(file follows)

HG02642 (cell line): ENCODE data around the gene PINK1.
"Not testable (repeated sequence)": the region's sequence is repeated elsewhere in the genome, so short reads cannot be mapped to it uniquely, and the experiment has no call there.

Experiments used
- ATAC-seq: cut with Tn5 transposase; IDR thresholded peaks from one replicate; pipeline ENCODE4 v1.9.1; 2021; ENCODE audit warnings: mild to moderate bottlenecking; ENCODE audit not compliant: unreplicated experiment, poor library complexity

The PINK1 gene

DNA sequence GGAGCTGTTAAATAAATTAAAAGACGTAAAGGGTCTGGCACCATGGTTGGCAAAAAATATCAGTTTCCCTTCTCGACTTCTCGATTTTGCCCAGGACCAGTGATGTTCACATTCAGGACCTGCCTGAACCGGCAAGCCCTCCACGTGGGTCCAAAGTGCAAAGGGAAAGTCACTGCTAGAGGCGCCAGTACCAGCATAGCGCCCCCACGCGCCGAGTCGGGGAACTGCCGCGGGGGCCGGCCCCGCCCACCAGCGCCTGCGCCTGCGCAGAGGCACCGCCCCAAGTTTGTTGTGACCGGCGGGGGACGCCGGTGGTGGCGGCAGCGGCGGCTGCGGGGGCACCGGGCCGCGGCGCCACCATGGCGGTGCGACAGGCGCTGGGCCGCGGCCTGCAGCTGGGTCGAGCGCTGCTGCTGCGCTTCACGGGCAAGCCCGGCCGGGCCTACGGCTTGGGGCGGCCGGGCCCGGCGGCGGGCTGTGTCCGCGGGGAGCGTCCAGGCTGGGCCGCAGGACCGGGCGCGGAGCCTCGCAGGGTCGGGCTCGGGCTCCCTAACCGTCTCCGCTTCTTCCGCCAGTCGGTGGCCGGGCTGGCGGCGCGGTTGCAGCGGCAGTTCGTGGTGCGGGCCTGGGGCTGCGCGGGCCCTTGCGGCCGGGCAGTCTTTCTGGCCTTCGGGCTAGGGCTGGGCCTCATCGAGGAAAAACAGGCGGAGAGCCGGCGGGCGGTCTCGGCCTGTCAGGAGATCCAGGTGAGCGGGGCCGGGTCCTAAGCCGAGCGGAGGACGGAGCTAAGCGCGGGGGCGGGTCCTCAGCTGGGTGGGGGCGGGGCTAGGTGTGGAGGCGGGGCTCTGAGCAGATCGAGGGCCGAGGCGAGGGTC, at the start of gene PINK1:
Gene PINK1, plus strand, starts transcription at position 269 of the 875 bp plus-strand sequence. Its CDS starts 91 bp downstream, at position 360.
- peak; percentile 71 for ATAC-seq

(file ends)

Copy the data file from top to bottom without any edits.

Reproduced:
HG02642 (cell line): ENCODE data around the gene PINK1.
"Not testable (repeated sequence)": the region's sequence is repeated elsewhere in the genome, so short reads cannot be mapped to it uniquely, and the experiment has no call there.

Experiments used
- ATAC-seq: cut with Tn5 transposase; IDR thresholded peaks from one replicate; pipeline ENCODE4 v1.9.1; 2021; ENCODE audit warnings: mild to moderate bottlenecking; ENCODE audit not compliant: unreplicated experiment, poor library complexity

The PINK1 gene

DNA sequence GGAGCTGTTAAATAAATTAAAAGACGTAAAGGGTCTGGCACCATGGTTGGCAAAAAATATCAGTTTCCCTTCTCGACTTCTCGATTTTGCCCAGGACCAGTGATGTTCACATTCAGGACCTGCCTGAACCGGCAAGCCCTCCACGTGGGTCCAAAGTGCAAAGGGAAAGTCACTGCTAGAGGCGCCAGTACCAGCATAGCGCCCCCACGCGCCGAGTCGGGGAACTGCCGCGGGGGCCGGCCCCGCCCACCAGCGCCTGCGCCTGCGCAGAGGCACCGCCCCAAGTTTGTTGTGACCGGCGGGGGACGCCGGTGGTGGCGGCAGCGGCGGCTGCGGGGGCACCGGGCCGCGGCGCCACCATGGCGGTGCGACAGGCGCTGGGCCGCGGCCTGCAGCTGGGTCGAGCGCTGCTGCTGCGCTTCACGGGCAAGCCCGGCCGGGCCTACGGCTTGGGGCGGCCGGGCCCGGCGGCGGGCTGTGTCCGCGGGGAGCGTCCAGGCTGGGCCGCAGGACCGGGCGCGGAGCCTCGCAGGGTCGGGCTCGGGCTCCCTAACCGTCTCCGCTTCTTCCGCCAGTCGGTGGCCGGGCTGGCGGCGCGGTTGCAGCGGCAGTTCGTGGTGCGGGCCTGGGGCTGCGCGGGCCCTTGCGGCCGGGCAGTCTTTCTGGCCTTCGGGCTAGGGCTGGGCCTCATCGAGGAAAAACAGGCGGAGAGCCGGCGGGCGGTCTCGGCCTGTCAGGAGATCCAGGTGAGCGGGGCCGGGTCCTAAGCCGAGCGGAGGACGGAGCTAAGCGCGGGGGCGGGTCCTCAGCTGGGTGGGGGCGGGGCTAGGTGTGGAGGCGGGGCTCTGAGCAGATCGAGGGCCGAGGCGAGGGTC, at the start of gene PINK1:
Gene PINK1, plus strand, starts transcription at position 269 of the 875 bp plus-strand sequence. Its CDS starts 91 bp downstream, at position 360.
- peak; percentile 71 for ATAC-seq